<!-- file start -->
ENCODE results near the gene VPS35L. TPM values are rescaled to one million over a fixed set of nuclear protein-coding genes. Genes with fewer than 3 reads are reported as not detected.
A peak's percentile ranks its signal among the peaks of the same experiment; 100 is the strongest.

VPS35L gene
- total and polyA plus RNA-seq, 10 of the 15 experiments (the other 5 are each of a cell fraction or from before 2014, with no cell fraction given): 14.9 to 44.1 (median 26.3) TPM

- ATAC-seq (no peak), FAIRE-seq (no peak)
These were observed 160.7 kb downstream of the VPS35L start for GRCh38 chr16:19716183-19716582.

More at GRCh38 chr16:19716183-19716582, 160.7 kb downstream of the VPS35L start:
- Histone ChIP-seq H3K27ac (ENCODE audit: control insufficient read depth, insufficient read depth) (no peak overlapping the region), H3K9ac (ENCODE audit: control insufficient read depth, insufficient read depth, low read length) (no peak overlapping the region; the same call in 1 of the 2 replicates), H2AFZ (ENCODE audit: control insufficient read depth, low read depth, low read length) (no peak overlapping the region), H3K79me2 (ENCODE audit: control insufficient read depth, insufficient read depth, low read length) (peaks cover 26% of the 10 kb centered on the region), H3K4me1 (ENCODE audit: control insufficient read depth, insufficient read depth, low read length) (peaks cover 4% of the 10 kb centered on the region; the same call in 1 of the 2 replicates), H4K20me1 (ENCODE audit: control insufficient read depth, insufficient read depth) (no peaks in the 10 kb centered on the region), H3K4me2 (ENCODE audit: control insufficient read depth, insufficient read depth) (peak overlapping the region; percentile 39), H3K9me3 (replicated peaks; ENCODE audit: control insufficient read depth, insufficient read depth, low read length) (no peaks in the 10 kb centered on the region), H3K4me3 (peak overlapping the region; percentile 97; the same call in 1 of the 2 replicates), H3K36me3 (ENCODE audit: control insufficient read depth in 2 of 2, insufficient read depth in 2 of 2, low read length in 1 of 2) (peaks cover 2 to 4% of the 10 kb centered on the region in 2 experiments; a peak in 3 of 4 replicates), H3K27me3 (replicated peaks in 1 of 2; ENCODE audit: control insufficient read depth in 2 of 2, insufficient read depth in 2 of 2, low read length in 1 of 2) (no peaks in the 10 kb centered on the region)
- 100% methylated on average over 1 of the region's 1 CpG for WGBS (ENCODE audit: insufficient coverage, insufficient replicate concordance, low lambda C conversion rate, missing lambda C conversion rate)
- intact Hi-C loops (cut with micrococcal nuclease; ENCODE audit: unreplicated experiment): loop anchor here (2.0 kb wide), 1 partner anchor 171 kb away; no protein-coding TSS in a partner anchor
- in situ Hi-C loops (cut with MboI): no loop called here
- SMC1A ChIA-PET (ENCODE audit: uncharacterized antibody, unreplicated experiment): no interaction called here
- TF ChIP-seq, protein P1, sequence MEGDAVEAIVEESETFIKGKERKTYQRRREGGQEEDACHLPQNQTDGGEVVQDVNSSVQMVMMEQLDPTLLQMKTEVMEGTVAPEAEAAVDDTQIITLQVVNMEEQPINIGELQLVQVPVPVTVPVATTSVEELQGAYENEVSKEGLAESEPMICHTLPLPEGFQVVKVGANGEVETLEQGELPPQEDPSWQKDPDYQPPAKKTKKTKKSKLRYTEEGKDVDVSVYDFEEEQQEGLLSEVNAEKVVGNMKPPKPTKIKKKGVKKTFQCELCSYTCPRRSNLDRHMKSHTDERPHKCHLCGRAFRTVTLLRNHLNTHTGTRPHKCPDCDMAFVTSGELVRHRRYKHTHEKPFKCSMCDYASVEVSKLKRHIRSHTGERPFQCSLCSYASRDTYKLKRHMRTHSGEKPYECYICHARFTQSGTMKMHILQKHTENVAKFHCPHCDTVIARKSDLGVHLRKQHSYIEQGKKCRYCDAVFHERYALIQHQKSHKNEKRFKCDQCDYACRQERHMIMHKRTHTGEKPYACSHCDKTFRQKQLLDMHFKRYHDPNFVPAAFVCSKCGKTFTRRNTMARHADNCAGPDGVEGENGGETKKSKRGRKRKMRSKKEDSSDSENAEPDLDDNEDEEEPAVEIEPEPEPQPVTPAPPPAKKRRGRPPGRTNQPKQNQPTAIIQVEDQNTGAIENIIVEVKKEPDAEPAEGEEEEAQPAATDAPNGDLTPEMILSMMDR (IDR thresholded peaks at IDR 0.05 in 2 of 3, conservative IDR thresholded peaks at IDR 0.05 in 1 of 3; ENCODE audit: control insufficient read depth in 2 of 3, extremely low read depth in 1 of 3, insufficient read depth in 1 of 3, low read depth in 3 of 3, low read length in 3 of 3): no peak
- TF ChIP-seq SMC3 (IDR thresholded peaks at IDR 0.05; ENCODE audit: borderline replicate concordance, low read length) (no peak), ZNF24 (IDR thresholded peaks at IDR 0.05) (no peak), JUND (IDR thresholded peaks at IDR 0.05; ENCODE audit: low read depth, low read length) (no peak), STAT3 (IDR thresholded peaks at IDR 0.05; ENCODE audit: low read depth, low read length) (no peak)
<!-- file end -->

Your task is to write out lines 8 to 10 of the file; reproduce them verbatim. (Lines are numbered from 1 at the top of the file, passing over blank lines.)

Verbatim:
- Histone ChIP-seq H3K27ac (ENCODE audit: control insufficient read depth, insufficient read depth) (no peak overlapping the region), H3K9ac (ENCODE audit: control insufficient read depth, insufficient read depth, low read length) (no peak overlapping the region; the same call in 1 of the 2 replicates), H2AFZ (ENCODE audit: control insufficient read depth, low read depth, low read length) (no peak overlapping the region), H3K79me2 (ENCODE audit: control insufficient read depth, insufficient read depth, low read length) (peaks cover 26% of the 10 kb centered on the region), H3K4me1 (ENCODE audit: control insufficient read depth, insufficient read depth, low read length) (peaks cover 4% of the 10 kb centered on the region; the same call in 1 of the 2 replicates), H4K20me1 (ENCODE audit: control insufficient read depth, insufficient read depth) (no peaks in the 10 kb centered on the region), H3K4me2 (ENCODE audit: control insufficient read depth, insufficient read depth) (peak overlapping the region; percentile 39), H3K9me3 (replicated peaks; ENCODE audit: control insufficient read depth, insufficient read depth, low read length) (no peaks in the 10 kb centered on the region), H3K4me3 (peak overlapping the region; percentile 97; the same call in 1 of the 2 replicates), H3K36me3 (ENCODE audit: control insufficient read depth in 2 of 2, insufficient read depth in 2 of 2, low read length in 1 of 2) (peaks cover 2 to 4% of the 10 kb centered on the region in 2 experiments; a peak in 3 of 4 replicates), H3K27me3 (replicated peaks in 1 of 2; ENCODE audit: control insufficient read depth in 2 of 2, insufficient read depth in 2 of 2, low read length in 1 of 2) (no peaks in the 10 kb centered on the region)
- 100% methylated on average over 1 of the region's 1 CpG for WGBS (ENCODE audit: insufficient coverage, insufficient replicate concordance, low lambda C conversion rate, missing lambda C conversion rate)
- intact Hi-C loops (cut with micrococcal nuclease; ENCODE audit: unreplicated experiment): loop anchor here (2.0 kb wide), 1 partner anchor 171 kb away; no protein-coding TSS in a partner anchor